It is one of these disputes in which many will feel the need to read the story twice because they found it hard to believe the first time. Ambulance drivers have been in dispute over compensation payments to handle emergency calls should they come in during a rest break. Several offers were made in an attempt to settle the dispute. All have been rejected. Last month the ambulance service management made a substantially improved offer, backed by the Scottish Government, in order to break the deadlock.
This would have handed ambulance staff a lump sum payment of £1,500 and in addition a payment of £100 each time their rest break was interrupted by an emergency call from the public. It was described by the Scotland Patients Association at the time as “obscene”. Now this offer, too, has been rejected. According to the public sector trade union Unite, some 62 per cent of the ballot papers returned rejected the settlement proposal.
The rejection of the offer as much as the offer itself and the circumstances that sparked the dispute in the first place, is likely to prove highly controversial. The row came to the fore after Mandy Mathieson, of Tomintoul, died after placing a call to the local ambulance station. The technician stationed close to her home did not respond to the call as he was on a break. Instead, an ambulance crew based 21 minutes away in Grantown-on-Spey responded. The case has aroused considerable public concern over the reliability of responses to emergency calls and the risks posed to distressed members of the public who phone in good faith expecting assistance.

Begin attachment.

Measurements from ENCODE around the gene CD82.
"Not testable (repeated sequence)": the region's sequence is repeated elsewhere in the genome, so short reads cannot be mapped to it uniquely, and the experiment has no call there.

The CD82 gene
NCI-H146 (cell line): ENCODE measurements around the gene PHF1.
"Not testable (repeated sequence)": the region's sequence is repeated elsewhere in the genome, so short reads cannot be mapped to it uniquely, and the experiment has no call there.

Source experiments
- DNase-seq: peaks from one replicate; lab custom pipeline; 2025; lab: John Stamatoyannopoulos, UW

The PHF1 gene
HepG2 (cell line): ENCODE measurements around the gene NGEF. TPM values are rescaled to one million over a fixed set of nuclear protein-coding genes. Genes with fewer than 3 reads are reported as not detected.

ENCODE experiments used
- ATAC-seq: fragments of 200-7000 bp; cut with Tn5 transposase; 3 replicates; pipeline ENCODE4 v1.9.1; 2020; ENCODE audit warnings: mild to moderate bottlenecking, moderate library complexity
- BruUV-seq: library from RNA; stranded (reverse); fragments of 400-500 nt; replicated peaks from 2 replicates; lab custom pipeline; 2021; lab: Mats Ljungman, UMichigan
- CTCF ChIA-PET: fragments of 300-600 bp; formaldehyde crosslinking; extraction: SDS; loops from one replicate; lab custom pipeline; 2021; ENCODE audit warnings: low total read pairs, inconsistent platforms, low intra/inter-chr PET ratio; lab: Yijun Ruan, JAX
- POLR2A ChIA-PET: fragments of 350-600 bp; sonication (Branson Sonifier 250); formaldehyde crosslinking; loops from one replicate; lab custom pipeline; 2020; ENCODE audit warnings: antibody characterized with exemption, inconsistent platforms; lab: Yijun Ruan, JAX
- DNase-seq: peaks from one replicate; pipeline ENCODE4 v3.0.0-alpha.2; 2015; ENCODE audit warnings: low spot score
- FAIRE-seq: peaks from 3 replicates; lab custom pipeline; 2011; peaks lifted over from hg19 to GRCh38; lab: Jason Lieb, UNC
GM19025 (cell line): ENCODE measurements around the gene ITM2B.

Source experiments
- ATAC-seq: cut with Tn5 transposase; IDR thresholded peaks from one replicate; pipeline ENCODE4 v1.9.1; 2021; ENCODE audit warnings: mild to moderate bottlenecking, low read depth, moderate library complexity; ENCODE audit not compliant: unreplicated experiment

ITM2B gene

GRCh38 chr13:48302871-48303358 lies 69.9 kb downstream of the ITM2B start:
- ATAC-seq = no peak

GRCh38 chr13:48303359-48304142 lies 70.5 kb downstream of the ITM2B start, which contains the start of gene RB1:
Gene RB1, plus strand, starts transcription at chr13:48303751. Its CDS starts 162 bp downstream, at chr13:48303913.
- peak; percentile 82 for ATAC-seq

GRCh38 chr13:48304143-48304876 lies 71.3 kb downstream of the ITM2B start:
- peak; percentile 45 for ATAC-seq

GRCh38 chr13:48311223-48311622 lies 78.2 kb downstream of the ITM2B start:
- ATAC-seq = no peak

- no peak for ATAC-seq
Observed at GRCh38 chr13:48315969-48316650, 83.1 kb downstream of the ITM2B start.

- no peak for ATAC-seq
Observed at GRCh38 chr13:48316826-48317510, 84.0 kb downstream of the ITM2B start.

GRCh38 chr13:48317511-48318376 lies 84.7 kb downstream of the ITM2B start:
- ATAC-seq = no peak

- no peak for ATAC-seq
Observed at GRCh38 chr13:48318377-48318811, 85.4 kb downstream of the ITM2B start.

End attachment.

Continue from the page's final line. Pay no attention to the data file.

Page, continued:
From the outset, this dispute has played into the rapacity of ambulance staff. The repeated rejection of previous offers has certainly paid off in an offer that many members of the public would find objectionable. Now that this offer has been rejected, the offer of yet more money from an already tightly stretched NHS budget would not only be deeply offensive but would also encourage others in the NHS to follow suit. Ambulance staff say the dispute is not about money but about levels of staff cover. But if that is so, why has any money been offered at all, unless management was under the impression that this was what the crews were after? It would then have been a dispute over ways to achieve more flexibility in staffing rotas.
The idea of insisting on uninterrupted tea breaks while people’s lives are at stake makes a mockery of the service ethos that lies at the heart of emergency services. Further talks are to be held next week. It would be reassuring to the public that a settlement is reached soon. At the same time any settlement has to have regard for the sacrifices thousands of other NHS staff are making at a most difficult time for budgets everywhere.